The headline in the Winnipeg Tribune proclaimed "The city is our campus" as the University of Winnipeg celebrated the completion of Centennial Hall in 1972. Its innovative modernist architecture would grace the covers of the world's most influential design magazines and would establish Winnipeg's urban university as a significant part of the city centre.
Through the years, Centennial Hall's iconic character has been diminished by redevelopment and the university's public presence in the downtown has faded. Recently, however, this trend has begun to reverse as the U of W has embarked on an aggressive expansion plan that for the first time in its history has the campus breaking away from its traditional island block. A series of stylish new buildings is redefining the university's physical image and its presence in the downtown, much like Centennial Hall did decades ago.
Designed by Number Ten Architectural Group and built by Manshield Construction, the Richardson College for the Environment and Science complex (RCES), two blocks west of historic Wesley Hall, represents the largest of these new projects. A personal involvement as part of the design team through five years of development affords me a unique personal perspective on this project.
Celebrating its grand opening today, the college exemplifies the university's commitment to environmental sustainability. Implementing a series of first-of-a-kind sustainable technologies developed with SMS Engineering, it is hoped that the RCES will become the most energy-efficient laboratory building in North America, striving to be 50 to 60 per cent more efficient than a traditional teaching laboratory.
Organized as two buildings under a single roof, the north side of the RCES is a four-storey block that houses the facility's laboratories. Clad in dark brick and steel, its monolithic appearance anchors the building's composition and is an architectural metaphor for Sir Isaac Newton's scientific "black box."
Along Portage Avenue, a two-storey, white-glass facade floats over the sidewalk, its simple horizontal massing reinforcing the urban street edge. High ceilings and south-facing glass walls allow sunlight to penetrate deep inside the building, a key sustainable-design strategy. Solar heat gain is controlled with a translucent white ceramic coating on the glass, applied in a pattern that graphically represents the periodic table laid across the grid of window mullions on the south wall. This expression acts as an outward celebration of the building's role as an institution of scientific education and research.
Located in their correct positions within the table, the elements that are highlighted each tell a story about the environment and life on Earth. The unique facade will stand as a prominent billboard for science and education in the city and will hopefully inspire discussion and awareness in the broader community.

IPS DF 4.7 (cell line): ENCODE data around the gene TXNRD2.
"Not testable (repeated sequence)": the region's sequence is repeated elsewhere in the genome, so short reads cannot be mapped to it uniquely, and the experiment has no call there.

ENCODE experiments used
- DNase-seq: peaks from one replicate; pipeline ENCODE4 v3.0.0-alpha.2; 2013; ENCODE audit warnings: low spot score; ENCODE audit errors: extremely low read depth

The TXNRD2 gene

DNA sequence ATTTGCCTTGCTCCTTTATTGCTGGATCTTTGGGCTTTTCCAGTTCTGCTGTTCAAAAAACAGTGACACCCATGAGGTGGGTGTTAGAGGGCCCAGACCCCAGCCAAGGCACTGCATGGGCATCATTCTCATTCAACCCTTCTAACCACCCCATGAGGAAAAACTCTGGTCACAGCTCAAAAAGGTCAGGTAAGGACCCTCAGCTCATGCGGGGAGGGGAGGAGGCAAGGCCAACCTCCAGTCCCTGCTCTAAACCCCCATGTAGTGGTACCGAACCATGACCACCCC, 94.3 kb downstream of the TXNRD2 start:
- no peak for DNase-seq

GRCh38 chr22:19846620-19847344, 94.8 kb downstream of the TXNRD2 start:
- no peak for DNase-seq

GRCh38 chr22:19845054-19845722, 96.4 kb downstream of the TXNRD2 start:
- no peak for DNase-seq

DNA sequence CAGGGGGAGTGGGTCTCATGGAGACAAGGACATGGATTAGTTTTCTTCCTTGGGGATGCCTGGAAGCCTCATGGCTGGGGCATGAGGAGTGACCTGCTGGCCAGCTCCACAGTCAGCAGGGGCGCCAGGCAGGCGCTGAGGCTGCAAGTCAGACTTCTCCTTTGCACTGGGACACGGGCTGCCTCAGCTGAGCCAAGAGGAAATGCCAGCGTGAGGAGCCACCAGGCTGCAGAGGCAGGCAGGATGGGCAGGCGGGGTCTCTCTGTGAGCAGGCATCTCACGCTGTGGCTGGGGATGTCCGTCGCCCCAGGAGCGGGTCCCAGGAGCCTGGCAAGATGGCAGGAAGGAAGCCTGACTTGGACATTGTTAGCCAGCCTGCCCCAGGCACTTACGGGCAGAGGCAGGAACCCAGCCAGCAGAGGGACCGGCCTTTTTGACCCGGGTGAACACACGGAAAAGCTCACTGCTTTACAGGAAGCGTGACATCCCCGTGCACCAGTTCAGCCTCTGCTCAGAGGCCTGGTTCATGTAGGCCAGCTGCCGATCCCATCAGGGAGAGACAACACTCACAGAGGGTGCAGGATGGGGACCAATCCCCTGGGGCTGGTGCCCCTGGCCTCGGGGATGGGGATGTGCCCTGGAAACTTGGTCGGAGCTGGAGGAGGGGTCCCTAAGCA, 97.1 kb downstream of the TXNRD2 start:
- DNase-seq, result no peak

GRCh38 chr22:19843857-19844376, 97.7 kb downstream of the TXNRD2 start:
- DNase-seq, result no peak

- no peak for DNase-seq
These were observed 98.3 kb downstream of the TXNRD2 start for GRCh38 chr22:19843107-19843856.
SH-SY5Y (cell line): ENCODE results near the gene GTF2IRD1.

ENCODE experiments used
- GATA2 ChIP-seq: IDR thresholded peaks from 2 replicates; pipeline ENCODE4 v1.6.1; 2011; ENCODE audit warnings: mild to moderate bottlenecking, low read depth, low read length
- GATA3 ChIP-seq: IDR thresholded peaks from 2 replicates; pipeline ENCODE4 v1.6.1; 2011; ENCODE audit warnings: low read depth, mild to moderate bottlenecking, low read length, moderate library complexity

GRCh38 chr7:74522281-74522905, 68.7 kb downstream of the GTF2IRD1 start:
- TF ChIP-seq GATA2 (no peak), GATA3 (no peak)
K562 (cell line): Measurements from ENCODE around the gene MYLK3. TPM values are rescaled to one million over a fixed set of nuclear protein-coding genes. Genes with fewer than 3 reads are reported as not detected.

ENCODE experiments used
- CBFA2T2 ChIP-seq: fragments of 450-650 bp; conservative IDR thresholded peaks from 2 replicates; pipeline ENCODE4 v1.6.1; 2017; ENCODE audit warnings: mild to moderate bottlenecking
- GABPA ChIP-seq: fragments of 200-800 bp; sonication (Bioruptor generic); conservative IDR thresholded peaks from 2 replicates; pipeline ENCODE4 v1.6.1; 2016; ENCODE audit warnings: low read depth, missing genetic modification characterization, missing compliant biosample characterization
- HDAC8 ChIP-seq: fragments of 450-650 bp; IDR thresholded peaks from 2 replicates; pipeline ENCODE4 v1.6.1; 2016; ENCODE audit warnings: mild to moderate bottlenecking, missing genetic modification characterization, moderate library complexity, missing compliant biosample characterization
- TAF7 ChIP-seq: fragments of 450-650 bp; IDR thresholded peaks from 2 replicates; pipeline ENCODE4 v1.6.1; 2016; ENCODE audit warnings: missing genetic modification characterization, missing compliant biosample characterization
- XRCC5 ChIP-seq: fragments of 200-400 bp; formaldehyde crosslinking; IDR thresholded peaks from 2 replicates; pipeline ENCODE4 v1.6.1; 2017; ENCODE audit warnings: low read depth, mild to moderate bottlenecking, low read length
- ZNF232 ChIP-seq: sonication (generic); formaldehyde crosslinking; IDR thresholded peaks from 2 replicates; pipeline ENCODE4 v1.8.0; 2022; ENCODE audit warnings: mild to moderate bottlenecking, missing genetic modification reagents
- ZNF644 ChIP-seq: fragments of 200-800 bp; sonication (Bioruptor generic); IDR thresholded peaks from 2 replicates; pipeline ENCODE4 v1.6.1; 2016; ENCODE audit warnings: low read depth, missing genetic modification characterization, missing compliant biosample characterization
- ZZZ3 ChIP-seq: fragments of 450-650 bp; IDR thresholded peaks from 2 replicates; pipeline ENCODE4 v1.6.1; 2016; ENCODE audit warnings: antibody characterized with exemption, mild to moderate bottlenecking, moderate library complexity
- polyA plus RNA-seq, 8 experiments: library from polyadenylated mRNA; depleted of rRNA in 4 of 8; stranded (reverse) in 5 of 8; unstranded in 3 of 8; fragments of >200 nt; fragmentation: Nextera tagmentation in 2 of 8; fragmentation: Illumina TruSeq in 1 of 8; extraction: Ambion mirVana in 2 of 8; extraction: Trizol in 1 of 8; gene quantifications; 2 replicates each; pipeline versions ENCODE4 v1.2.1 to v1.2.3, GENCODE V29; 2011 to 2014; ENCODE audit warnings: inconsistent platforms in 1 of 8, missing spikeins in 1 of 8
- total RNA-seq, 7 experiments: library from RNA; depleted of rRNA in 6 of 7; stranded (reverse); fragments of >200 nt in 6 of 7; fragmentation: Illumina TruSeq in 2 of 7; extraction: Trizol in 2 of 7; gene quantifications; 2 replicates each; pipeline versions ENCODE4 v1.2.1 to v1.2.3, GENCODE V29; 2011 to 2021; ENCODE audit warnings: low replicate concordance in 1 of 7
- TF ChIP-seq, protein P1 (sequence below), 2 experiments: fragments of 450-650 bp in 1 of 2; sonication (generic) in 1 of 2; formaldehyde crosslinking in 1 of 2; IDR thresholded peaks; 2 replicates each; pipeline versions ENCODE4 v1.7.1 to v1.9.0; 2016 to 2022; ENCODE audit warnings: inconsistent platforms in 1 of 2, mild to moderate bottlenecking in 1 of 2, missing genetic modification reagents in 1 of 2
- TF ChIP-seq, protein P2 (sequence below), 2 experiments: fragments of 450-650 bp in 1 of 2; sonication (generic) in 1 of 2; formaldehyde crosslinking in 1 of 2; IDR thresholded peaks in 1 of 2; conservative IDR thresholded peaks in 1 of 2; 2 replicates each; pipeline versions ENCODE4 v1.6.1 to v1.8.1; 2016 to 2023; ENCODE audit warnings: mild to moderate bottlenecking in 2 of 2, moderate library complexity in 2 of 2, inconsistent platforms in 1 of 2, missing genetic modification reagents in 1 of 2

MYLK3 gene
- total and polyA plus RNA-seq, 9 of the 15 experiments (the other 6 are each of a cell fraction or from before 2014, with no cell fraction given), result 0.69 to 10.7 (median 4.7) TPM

A large plaza flows from the sidewalk at Portage and Langside Street through a transparent ground floor to a dramatic, tree-filled central atrium that will serve as an interior urban courtyard and gathering place for the campus and community.
As a sunlit circulation space connecting the two wings of the facility, the atrium will be an active place of interaction and collaboration for students and faculty beyond the classroom environment. Grand cantilevered staircases, informal meeting spaces and open study areas are strategically located across the different levels of the open space to encourage personal connections that promote learning through casual discussion and the open exchange of ideas.
The most prominent feature of the atrium is a distinctive wood wall that reaches across its full height on the north side. The narrow wood slats tell a unique story, as they once made up the floor of the historic Winnipeg Roller Rink that occupied the site for more than a century. The wood was carefully dismantled, reconditioned and composed on the wall as a representation of the building's sustainable character, while making an intimate connection to the memories of generations of Winnipeggers who skated on what was once Canada's largest wood floor.
The wall also expresses the scientific nature of the building as the flared wood panels open to reveal a multicoloured pattern inspired by a DNA microarray, the graphic expression of a cell's genetic pattern.
With its recent expansion, the University of Winnipeg has begun to physically engage the neighbourhoods that surround it as new amenities and an expanded footprint draw student activity beyond the traditional campus borders.
In the long term, the college will engage neighbourhood youth in a unique space opening to the sidewalk on the main floor called the Digital Learning Lab. This innovative facility will be a late-hours, educational drop-in centre for young people in the community. It will provide opportunity to collaborate with educators and mentors through the creative use of digital media.
As the University of Winnipeg re-engages the city with these exciting new buildings, its location straddling the West End and the downtown will allow it to play a significant role in the revitalization of both central neighbourhoods.
Brent Bellamy is senior design architect for Number Ten Architectural Group. Email him at email@example.com.
Republished from the Winnipeg Free Press print edition June 27, 2011 B5